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US woos Jamaican teachers - Recruitment drive triggers fears of new exodus
published: Monday | March 24, 2008

Petrina Francis, Staff Reporter

The island's already fragile education system could suffer further haemorrhaging as another overseas recruitment agency attempts to woo specialist teachers to United States (US) schools.

According to an advertisement in The Sunday Gleaner yesterday, the US-based recruitment agency, Teachers Council, said it was seeking 300 teachers with majors in special education, early childhood education, elementary mathematics, biology, physical education, art, music and Spanish.

Teachers Council said it would be responsible for all immigrant services, including H-1B visas for six years and adjustments to green cards.

'Join the Excitement!' the advertisement read, indicating that inter-views would take place on April 1 and 2 between 8:00 a.m. and 6:00 p.m. at the University of the West Indies, and that no registration fee was required.

JTA worried

The Jamaica Teachers' Association (JTA) is worried about the effect the recruitment drive could have on the education sector, which is already short of qualified teachers.

"It is really sad to see what is taking place (as) it has always been a concern for the JTA that the First World is recruiting our teachers," Ena Barclay, president of the teacher union, told The Gleaner yesterday.

She said the JTA was concerned that the recruiting agency was seeking to employ the most-qualified teachers in understaffed specialist areas such as special education and early childhood education.

"Special education is a critical area. It is an area where persons are trained to deal with the learning difficulties that are in the school and we do not even have enough special education facilities or special education teachers," lamented the JTA boss.

Big drawing cards

However, Barclay conceded that more attractive compensation packages and better-resourced institutions were the big drawing cards which lured teachers away from Jamaica.

"We also have to understand that the teachers are in need. The fact that our salaries are so poor, and when you think that teachers can earn between US$3,000 to US$3,500 per month," Barclay reasoned.

She further reasoned: "If you can get US$3,500 per month, you are talking about (well in excess of) J$210,000 and here we are not even working $70,000. So people are not going to refuse offers like these."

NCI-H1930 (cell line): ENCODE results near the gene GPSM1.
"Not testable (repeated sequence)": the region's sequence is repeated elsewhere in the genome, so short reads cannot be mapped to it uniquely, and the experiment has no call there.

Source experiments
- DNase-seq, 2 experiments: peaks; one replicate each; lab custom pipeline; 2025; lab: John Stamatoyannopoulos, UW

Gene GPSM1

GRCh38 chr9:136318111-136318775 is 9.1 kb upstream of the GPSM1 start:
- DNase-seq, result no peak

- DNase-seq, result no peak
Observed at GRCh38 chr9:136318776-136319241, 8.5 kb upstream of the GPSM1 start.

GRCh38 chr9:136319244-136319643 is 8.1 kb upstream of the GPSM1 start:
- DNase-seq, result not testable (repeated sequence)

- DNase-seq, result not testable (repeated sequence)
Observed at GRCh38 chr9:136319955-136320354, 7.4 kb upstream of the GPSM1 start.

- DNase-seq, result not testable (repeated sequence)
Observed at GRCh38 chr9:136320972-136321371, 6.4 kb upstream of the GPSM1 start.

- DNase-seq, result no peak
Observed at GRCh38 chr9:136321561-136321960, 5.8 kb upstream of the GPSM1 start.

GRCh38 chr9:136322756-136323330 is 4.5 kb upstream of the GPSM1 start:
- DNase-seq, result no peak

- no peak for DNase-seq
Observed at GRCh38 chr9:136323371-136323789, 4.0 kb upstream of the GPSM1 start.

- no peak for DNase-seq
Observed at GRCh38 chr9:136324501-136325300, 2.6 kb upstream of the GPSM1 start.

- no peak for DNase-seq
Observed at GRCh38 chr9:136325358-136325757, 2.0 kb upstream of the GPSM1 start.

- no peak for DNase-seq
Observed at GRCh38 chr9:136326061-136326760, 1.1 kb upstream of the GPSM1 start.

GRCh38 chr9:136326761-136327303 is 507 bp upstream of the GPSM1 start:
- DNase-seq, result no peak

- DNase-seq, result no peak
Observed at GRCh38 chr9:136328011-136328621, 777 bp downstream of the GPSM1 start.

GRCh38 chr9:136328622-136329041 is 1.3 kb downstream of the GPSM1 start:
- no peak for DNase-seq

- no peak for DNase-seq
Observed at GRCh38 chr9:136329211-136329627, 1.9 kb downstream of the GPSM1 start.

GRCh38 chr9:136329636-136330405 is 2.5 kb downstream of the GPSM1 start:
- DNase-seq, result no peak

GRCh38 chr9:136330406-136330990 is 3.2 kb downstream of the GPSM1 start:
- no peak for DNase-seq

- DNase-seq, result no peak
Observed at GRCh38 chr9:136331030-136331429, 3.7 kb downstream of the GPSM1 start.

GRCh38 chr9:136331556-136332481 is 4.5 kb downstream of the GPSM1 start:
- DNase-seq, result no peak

Frustrated by violence

The JTA president noted that teachers were also willing to migrate because they were frustrated with the high incidence of violence in schools.

Minister of Education Andrew Holness issued a special plea for teachers to remain on the island and contribute to national development.

"The Ministry of Education is always concerned when we lose specialist teachers, particularly in the areas of early childhood and special education where we simply do not have enough," Holness said yesterday in reaction to the latest recruitment drive.

"But we can't quarrel because this is a free country and as long as they have paid their bonds, we can't stop them. But we would hope that they would do the patriotic thing and stay," the education minister said.

He, however, warned those teachers who might choose to migrate to be clear about the obligations of the contracts they enter into with the recruiters.

Several Jamaican and other foreign teachers who were recently recruited to work in the United Kingdom (UK) almost lost their jobs last summer when their four-year work permits expired.

It later became clear that the teachers were expected to obtain Qualified Teacher's Status (QTS) by the end of July, for which many were unable to meet the deadline.

At the time of the controversy, the teachers complained of being misinformed by UK authorities about the process involved in acquiring QTS qualification. Furthermore, they said they did not have the time to get qualified based on the rigorous work schedule, or the financial resources to fund the cost of the programme.

The education sector suffered a major setback when hundreds of Jamaican teachers began migrating to the US and other developed countries in 2000.

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